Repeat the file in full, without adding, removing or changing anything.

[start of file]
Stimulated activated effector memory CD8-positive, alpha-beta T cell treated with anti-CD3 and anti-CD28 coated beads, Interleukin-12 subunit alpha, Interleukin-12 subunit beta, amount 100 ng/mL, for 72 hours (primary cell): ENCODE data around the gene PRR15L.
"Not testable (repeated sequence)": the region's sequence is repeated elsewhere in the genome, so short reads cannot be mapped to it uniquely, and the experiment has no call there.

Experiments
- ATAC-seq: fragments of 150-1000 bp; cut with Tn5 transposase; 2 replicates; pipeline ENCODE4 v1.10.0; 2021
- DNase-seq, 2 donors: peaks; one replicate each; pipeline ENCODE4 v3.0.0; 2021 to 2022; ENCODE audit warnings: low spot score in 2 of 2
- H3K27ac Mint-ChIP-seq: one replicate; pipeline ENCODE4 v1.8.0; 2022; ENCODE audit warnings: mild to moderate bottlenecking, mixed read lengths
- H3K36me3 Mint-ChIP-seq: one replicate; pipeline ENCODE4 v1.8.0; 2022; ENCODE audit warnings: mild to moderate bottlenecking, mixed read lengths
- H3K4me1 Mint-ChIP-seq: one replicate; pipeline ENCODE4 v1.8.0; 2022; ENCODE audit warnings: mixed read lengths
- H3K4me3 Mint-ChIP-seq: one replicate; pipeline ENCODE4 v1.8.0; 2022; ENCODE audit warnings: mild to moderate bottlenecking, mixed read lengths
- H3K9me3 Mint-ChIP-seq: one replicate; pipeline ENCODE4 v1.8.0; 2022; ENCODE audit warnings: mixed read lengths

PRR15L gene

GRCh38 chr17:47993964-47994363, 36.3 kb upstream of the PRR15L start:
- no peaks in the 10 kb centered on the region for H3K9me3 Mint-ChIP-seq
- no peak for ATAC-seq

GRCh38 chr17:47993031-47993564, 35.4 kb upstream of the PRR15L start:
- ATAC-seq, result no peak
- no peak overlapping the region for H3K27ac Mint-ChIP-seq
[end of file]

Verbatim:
Stimulated activated effector memory CD8-positive, alpha-beta T cell treated with anti-CD3 and anti-CD28 coated beads, Interleukin-12 subunit alpha, Interleukin-12 subunit beta, amount 100 ng/mL, for 72 hours (primary cell): ENCODE data around the gene PRR15L.
"Not testable (repeated sequence)": the region's sequence is repeated elsewhere in the genome, so short reads cannot be mapped to it uniquely, and the experiment has no call there.

Experiments
- ATAC-seq: fragments of 150-1000 bp; cut with Tn5 transposase; 2 replicates; pipeline ENCODE4 v1.10.0; 2021
- DNase-seq, 2 donors: peaks; one replicate each; pipeline ENCODE4 v3.0.0; 2021 to 2022; ENCODE audit warnings: low spot score in 2 of 2
- H3K27ac Mint-ChIP-seq: one replicate; pipeline ENCODE4 v1.8.0; 2022; ENCODE audit warnings: mild to moderate bottlenecking, mixed read lengths
- H3K36me3 Mint-ChIP-seq: one replicate; pipeline ENCODE4 v1.8.0; 2022; ENCODE audit warnings: mild to moderate bottlenecking, mixed read lengths
- H3K4me1 Mint-ChIP-seq: one replicate; pipeline ENCODE4 v1.8.0; 2022; ENCODE audit warnings: mixed read lengths
- H3K4me3 Mint-ChIP-seq: one replicate; pipeline ENCODE4 v1.8.0; 2022; ENCODE audit warnings: mild to moderate bottlenecking, mixed read lengths
- H3K9me3 Mint-ChIP-seq: one replicate; pipeline ENCODE4 v1.8.0; 2022; ENCODE audit warnings: mixed read lengths

PRR15L gene

GRCh38 chr17:47993964-47994363, 36.3 kb upstream of the PRR15L start:
- no peaks in the 10 kb centered on the region for H3K9me3 Mint-ChIP-seq
- no peak for ATAC-seq

GRCh38 chr17:47993031-47993564, 35.4 kb upstream of the PRR15L start:
- ATAC-seq, result no peak
- no peak overlapping the region for H3K27ac Mint-ChIP-seq